It is also an occasion for us to renew our faith in human rights and the creation of a better world with mutual respect between religions, tolerance and peace between nations.

The current events around the world, and particularly the success of the revolutions in Egypt and Tunisia are testament to the efficacy of non-violent struggle and to the building of solidarity between people and the ineffectiveness of terrorism and war in building a better world.

Of course, the messages which leaders give out now over the next few days will be good indications of the key messages they are trying to put across, and unfortunately, strengthening human rights, the folly of proxy wars and violence, the winding down of the War on Terror or actual repect for the rights of muslims are unlikely to be among them.

On 15th April Human Rights Watch issued a statement asserting,

“Government forces loyal to the Libyan leader, Muammar Gaddafi, have fired cluster munitions into residential areas in the western city of Misrata.”

Subsequent reports indicate a large number of civilians died in these attacks.

According to Fred Abrahams, Human Rights Watch assigned responsibility for these attacks to the loyalist forces on the basis that this munition was only fired from land-based mortars.

In fact, the MAT-120 is a specialised heavy cargo mortar system which is typically fired from a turret and which can be mounted on a small sea-based vessel.

The assignment of responsibility for these attacks to the Gaddafi forces is therefore, at best, premature.

Indeed, there is evidence these munitions are in the armoury of the coalition forces, the weapons systems needed to deliver them are in the coalition armoury and the coalition military leadership, including US Secretary of Defence Robert Gates regard the use of these weapons as effective and legitimate.

As the purported use of these munitions by Gaddafi’s forces has been an important factor in escalation of the Libyan conflict, it is a matter of urgency that Human Rights Watch correct their original report and ensure the world’s press are aware of the mistake made.

In addition, we would ask Human Rights Watch to provide a full explanation of

1) How this mistake was made, including from where the false information came from that these weapons could only be delivered by land-based weapons systems.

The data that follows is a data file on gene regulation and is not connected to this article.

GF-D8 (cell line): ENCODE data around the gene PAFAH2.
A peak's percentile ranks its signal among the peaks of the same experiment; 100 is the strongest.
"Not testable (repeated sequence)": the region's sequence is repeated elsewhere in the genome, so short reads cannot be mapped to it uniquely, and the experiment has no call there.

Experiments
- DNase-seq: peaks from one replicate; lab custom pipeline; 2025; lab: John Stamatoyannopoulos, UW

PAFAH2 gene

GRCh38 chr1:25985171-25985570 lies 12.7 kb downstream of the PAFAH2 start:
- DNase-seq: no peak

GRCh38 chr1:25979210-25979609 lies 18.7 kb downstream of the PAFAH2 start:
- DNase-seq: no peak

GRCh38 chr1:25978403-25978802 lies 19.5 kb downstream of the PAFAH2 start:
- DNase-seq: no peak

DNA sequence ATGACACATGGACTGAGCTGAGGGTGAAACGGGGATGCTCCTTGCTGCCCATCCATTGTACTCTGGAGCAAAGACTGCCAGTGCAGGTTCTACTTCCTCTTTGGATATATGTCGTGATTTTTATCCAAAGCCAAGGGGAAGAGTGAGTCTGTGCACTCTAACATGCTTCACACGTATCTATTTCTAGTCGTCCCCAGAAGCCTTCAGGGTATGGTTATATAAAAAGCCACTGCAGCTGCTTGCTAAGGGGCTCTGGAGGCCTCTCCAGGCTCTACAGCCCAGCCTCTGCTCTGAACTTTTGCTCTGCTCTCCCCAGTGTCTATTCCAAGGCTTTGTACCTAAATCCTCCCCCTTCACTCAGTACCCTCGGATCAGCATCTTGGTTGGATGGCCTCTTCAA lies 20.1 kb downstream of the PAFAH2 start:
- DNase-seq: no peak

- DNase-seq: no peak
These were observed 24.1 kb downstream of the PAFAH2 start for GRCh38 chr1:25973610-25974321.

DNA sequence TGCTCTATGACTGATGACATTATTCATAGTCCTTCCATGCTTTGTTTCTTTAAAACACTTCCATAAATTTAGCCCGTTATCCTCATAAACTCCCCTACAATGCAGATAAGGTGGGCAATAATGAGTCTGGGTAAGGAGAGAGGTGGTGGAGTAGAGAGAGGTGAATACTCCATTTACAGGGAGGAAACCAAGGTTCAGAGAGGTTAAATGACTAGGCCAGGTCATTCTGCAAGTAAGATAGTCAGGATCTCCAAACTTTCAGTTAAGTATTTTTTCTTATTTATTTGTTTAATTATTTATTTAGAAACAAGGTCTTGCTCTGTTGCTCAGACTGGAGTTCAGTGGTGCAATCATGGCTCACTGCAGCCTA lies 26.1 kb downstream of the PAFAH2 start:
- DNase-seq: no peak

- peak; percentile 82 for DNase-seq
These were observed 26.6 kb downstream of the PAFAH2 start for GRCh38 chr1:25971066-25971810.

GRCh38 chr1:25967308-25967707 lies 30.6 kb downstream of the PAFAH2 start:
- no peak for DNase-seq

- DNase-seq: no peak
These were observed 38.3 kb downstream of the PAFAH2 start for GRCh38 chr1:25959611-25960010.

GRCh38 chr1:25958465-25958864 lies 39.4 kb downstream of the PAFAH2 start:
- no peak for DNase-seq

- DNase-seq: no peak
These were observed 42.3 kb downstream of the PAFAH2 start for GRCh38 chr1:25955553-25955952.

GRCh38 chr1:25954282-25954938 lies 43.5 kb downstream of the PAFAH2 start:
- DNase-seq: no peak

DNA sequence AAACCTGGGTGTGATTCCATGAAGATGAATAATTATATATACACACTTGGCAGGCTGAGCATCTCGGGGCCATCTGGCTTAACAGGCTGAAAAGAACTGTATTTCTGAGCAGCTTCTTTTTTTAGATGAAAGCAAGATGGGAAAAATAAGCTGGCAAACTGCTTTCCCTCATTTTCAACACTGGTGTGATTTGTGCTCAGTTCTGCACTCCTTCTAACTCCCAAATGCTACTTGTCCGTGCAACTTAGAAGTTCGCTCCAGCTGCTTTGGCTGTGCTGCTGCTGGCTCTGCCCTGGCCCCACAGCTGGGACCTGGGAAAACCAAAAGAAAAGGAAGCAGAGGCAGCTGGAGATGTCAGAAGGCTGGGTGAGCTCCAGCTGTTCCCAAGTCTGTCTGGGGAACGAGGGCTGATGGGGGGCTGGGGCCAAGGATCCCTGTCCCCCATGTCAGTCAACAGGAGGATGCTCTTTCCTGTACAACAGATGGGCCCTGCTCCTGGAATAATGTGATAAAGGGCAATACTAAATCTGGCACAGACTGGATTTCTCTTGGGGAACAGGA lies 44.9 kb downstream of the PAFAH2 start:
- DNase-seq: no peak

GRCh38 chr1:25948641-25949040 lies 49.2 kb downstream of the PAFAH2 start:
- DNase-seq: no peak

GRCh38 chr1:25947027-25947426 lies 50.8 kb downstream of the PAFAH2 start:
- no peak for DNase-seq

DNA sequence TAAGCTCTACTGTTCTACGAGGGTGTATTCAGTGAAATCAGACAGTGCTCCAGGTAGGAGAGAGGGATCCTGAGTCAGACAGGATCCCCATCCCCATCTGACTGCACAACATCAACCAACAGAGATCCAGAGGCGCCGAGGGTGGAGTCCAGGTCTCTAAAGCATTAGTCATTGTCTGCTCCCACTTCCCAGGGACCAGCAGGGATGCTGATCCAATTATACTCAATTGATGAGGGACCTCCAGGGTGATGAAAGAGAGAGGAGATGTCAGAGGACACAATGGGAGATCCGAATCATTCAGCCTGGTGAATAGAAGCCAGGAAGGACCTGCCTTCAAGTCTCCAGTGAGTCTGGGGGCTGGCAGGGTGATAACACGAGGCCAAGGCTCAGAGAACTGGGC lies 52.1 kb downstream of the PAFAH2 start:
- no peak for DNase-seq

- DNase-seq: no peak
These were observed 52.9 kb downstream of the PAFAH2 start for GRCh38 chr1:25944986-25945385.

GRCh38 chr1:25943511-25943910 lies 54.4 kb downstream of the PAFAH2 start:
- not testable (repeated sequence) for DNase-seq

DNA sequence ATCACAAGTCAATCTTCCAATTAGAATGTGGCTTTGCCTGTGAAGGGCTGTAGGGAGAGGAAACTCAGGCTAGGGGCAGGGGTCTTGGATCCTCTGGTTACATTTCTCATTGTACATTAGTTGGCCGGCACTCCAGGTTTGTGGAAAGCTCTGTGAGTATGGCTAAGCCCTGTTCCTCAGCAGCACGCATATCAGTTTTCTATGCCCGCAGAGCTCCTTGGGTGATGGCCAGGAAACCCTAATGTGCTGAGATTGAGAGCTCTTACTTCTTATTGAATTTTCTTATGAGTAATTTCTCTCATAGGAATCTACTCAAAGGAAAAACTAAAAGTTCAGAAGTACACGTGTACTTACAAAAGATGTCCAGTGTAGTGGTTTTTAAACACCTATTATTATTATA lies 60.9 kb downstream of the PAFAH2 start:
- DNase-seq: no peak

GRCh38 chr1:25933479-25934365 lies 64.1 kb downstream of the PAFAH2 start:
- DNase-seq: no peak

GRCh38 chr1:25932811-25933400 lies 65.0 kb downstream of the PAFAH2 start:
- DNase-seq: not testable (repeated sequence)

2) Why later investigation by HRW did not turn up this error.

Given the new information we have uncovered we would also expect Human Rights Watch

1) To issue a demand for full disclosure of coalition possession and use of cluster munitions in the Libyan conflict.

2) To issue a demand the coalition forces provide a full explanation of their operations, including special operations, off the coast of Misrata.

Update 23 June – No reply received – see later articles for updates on the HRI investigation.

HRI is focused on investigating human rights abuses which have not been brought to the public’s attention and also to act as a watchdog for other human rights organisations.

HRI is internationalist in outlook, focused on the human rights of the poorest people, dedicated to peaceful resolution of conflicts and not afraid to take on the rich and powerful.

HRI believes in empowering and giving a voice to the poor and oppressed and in working collaboratively with like-minded organisations and individuals.

HRI specialises in painstaking discovery procedures and dispassionate evaluation of information against a framework of international law.

What is the point? We aim to:

1) Identify perpetrators and protect victims
2) Establish the chain of accountability
3) Identify the vehicles to deliver justice and redress to the victims.
4) Influence positive change in laws and practice.
5) Draw attention to serious violations and accountability gaps,
6) Mobilize action nationally and internationally to grant justice to victims.

The ultimate goal of our work is preventing abuses or, at a minimum, mitigating and stopping violations when they do occur.